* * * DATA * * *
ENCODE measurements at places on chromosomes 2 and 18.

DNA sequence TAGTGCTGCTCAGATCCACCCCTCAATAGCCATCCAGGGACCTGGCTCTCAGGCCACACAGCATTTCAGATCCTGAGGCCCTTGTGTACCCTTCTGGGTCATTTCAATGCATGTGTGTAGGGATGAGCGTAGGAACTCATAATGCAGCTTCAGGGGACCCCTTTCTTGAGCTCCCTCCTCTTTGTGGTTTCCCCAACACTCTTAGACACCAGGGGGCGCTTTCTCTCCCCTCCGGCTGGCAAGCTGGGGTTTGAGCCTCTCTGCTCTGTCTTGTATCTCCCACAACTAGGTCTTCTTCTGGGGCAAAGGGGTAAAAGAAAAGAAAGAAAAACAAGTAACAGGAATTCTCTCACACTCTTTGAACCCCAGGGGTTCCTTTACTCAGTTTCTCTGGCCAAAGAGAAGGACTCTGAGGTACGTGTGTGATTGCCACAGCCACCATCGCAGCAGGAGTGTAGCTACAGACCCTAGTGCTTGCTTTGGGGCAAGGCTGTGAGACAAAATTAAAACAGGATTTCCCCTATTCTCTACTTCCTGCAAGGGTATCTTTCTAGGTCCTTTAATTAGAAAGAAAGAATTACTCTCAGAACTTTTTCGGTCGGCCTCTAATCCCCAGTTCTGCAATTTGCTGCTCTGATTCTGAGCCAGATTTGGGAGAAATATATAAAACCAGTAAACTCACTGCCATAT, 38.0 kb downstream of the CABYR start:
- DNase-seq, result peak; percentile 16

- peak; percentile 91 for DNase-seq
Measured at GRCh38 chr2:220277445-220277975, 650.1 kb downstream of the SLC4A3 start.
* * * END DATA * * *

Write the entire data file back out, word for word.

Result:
ENCODE measurements at places on chromosomes 2 and 18.

DNA sequence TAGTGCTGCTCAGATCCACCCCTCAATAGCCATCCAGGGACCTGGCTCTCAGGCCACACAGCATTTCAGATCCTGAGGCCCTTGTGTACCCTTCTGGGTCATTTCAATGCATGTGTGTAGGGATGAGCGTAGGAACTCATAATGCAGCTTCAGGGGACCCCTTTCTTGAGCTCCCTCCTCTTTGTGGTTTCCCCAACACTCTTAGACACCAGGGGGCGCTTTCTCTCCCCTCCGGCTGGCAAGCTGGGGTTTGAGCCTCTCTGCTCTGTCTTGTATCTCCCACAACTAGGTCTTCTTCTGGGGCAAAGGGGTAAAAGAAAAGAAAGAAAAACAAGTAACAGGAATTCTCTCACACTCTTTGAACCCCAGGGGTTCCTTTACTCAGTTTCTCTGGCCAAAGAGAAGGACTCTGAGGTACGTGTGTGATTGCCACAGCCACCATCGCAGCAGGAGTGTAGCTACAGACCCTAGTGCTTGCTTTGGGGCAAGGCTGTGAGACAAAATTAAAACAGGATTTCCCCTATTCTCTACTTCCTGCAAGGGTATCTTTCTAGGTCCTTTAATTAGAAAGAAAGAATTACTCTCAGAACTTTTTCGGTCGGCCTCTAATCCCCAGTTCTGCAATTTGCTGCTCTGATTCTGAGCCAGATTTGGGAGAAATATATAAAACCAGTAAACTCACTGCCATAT, 38.0 kb downstream of the CABYR start:
- DNase-seq, result peak; percentile 16

- peak; percentile 91 for DNase-seq
Measured at GRCh38 chr2:220277445-220277975, 650.1 kb downstream of the SLC4A3 start.